• w p , max = 2 r . arccos ( r r + Δ d polymer ) ( 1 )
  • where wp,max and Δdpolymer are the maximum platelet width and the fluctuation of the polymer layer thickness, respectively (dr=Δdpolymer).
  • Accordingly, preferably the nanoplatelets have an average width less than or equal to Wp, determined based on the fibre diameter as described above. For example, maximum platelet widths of 188 and 167 nm were calculated fibres with diameters of 9 and 7 μm, respectively. In such embodiments, the fibre may preferably be of diameter in the range of 5-20 μm, 5-15 μm or 5-10 μm.
  • It is also useful to consider a minimum platelet size. As an example, a polymer layer thickness in the range of 1 to 2 nm, and an inorganic:organic volume ratio in each bilayer of the structure, of around 90:10, implies a platelet thickness of around 10-20 nm (or more).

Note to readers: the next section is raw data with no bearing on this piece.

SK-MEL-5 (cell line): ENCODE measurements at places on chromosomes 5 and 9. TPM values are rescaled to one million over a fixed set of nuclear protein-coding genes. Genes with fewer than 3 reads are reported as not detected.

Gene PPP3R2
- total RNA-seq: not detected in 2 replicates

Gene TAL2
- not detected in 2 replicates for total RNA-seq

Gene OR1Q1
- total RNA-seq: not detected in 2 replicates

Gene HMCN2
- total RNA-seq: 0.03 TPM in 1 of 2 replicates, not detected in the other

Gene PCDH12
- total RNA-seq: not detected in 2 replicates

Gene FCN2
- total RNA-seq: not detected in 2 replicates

• In more detail, if, for example, it is assumed that the inorganic:organic volume ratio in each bilayer of the structure is around 90:10 (90 vol. % of platelets), implying a polymer layer thickness 9 times thinner than the platelet thickness (the smaller amount of polymer present between two adjacent platelets is neglected compared to that contained between two layers), it is possible to express the polymer layer (dpolymer) and half polymer layer (maximum acceptable deviation, Δdpolymer) thickness as below:
  • d polymer = w p 9. s Δ d polymer = w p 18. s
  • Using these values for Δdpolymer, an expression for the maximum platelet width can be obtained:
  • w p , max = 2 r . arccos ( r r + w p , max 18. s ) ( 3 )